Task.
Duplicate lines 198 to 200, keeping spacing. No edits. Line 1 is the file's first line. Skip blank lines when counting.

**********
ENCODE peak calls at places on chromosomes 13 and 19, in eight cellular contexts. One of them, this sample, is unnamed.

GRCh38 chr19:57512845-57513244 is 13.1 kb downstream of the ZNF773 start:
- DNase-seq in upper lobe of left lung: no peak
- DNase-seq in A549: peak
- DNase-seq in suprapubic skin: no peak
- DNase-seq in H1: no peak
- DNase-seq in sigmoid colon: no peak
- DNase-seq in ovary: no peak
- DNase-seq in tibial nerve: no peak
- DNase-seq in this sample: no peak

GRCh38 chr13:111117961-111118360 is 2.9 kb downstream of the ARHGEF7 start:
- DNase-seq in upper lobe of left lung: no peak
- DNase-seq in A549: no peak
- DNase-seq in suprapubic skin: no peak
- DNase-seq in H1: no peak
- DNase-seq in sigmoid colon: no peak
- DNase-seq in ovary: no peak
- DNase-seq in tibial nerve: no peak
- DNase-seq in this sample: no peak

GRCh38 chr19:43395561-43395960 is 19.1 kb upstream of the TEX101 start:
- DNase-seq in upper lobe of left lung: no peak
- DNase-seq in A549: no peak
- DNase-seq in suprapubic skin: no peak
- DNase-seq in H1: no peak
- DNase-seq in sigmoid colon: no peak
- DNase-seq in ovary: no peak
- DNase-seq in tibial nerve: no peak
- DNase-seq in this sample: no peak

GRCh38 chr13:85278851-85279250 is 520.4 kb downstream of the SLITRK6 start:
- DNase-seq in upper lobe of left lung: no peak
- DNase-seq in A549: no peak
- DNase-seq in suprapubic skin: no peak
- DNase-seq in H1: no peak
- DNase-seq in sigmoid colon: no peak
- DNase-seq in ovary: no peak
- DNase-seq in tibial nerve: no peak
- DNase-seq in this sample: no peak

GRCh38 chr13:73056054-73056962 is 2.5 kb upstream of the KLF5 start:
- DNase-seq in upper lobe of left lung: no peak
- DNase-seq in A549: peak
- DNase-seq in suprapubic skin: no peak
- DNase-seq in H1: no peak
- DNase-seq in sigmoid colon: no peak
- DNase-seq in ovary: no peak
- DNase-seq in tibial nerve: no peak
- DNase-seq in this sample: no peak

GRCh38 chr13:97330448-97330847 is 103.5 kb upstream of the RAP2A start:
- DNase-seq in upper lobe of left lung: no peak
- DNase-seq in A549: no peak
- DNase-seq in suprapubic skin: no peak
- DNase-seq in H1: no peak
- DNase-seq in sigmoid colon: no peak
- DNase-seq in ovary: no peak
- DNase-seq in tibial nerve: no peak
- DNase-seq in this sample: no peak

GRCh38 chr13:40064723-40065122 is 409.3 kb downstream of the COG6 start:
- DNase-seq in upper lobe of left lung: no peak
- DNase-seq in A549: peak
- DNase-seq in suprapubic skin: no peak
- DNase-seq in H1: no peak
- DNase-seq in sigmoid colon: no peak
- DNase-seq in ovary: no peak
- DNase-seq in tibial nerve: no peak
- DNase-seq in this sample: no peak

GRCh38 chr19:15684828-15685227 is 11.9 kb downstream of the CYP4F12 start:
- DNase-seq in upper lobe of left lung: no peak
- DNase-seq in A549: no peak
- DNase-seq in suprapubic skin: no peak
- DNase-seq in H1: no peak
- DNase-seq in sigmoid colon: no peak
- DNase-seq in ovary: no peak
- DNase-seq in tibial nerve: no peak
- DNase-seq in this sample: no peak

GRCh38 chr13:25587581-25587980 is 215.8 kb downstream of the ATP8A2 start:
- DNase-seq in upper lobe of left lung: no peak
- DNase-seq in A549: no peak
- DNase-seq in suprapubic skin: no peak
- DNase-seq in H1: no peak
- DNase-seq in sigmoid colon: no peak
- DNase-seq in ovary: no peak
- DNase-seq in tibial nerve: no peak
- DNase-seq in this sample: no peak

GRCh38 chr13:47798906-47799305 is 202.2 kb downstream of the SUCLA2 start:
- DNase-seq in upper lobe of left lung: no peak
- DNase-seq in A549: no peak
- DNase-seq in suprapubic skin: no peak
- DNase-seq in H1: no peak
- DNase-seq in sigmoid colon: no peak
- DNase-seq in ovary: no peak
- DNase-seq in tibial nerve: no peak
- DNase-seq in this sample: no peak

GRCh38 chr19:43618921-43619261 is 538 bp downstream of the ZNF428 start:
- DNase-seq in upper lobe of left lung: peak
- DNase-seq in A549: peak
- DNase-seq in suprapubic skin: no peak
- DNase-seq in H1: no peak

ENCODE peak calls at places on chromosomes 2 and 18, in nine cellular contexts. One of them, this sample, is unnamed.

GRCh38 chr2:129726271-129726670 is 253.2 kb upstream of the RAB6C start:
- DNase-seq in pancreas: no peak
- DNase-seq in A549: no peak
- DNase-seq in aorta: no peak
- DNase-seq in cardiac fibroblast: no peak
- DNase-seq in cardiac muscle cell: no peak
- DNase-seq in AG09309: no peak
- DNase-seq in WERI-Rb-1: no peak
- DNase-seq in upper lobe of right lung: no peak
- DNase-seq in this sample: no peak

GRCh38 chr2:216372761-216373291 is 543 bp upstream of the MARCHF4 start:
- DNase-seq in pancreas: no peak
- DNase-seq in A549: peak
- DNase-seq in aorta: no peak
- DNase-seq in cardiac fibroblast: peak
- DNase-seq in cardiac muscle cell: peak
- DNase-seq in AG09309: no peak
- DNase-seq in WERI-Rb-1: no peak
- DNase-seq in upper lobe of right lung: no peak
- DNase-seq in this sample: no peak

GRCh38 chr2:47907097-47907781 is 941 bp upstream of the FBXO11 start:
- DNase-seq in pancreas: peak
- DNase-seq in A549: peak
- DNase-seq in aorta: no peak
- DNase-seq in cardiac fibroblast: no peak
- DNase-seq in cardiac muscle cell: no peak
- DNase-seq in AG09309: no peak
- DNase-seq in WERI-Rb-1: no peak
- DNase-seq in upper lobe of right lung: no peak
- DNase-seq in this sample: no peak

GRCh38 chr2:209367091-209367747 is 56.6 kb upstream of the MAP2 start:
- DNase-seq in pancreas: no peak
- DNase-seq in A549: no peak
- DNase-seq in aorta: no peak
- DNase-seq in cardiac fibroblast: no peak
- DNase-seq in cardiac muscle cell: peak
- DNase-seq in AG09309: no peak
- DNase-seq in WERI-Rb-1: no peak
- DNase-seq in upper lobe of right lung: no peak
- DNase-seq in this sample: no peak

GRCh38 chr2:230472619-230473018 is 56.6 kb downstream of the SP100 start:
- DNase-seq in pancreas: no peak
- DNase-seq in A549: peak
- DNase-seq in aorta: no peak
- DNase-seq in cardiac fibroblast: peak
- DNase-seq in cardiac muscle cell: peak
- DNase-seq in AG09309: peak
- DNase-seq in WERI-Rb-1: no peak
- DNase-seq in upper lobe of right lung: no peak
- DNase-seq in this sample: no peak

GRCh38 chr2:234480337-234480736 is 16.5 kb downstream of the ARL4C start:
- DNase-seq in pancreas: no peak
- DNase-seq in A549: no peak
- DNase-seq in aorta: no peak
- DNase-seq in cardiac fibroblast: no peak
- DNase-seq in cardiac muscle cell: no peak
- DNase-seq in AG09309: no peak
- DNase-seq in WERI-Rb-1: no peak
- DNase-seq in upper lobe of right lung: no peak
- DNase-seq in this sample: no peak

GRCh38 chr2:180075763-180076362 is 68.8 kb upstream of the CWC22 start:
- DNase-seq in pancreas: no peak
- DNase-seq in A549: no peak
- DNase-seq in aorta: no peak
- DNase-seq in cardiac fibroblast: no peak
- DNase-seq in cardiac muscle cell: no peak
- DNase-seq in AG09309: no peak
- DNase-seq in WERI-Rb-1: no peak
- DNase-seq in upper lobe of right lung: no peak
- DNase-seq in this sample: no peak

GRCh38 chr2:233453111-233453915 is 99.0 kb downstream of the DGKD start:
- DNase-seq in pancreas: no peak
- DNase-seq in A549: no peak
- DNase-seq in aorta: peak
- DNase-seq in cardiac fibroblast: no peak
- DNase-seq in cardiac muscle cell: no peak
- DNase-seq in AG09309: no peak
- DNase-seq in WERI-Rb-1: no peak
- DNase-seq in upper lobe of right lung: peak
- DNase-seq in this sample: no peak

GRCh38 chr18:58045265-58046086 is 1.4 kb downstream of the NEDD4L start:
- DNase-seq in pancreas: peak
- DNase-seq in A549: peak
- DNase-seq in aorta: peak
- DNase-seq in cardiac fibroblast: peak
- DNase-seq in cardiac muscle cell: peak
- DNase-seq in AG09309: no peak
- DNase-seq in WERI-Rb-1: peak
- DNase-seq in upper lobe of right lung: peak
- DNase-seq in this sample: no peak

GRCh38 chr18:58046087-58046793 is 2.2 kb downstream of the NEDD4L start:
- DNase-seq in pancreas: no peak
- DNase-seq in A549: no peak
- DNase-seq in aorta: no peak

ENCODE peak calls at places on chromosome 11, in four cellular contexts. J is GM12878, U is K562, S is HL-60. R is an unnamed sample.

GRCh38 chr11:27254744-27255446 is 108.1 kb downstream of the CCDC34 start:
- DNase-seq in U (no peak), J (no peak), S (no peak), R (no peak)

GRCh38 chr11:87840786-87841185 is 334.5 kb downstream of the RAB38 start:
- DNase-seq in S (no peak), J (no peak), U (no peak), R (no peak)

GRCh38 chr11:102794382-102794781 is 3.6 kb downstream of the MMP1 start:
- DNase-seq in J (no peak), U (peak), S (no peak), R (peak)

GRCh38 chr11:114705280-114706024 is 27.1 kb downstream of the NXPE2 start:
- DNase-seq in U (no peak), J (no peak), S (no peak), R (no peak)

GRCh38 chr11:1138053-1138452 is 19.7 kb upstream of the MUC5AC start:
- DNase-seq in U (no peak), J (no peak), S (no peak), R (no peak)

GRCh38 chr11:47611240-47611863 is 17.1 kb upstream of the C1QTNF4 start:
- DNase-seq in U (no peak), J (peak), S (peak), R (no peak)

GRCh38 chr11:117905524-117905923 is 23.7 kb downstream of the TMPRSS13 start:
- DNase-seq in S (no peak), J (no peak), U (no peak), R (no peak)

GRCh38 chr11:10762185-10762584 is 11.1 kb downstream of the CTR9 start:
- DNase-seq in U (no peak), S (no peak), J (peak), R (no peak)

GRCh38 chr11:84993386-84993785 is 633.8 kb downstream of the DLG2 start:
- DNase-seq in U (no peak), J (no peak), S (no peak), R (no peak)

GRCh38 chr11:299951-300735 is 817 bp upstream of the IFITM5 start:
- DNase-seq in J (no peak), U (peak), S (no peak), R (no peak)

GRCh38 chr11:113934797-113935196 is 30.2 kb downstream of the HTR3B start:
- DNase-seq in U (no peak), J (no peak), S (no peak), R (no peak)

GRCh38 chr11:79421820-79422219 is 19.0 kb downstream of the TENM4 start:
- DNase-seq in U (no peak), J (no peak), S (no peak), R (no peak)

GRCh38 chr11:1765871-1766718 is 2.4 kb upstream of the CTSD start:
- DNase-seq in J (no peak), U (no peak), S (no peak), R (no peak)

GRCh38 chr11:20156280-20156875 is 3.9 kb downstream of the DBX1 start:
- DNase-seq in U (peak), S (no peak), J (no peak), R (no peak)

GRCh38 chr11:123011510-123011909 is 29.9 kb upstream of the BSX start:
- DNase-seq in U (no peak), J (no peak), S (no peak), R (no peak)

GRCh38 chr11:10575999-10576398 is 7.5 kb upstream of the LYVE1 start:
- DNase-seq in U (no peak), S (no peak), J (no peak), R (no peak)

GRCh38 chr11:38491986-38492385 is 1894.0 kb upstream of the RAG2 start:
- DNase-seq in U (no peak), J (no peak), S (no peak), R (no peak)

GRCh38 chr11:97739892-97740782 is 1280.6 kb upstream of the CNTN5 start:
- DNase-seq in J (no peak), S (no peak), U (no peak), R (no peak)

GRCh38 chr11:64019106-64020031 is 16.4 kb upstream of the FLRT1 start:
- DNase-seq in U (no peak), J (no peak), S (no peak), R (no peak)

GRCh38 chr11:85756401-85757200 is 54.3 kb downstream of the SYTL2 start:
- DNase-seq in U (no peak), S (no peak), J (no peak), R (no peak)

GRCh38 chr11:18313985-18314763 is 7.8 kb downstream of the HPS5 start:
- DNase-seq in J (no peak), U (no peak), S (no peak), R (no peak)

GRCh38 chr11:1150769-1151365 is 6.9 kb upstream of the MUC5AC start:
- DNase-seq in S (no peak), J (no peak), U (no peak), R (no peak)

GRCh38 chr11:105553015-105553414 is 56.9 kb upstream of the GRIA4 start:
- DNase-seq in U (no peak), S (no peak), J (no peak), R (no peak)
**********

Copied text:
- DNase-seq in J (no peak), U (peak), S (no peak), R (peak)

GRCh38 chr11:114705280-114706024 is 27.1 kb downstream of the NXPE2 start:
- DNase-seq in U (no peak), J (no peak), S (no peak), R (no peak)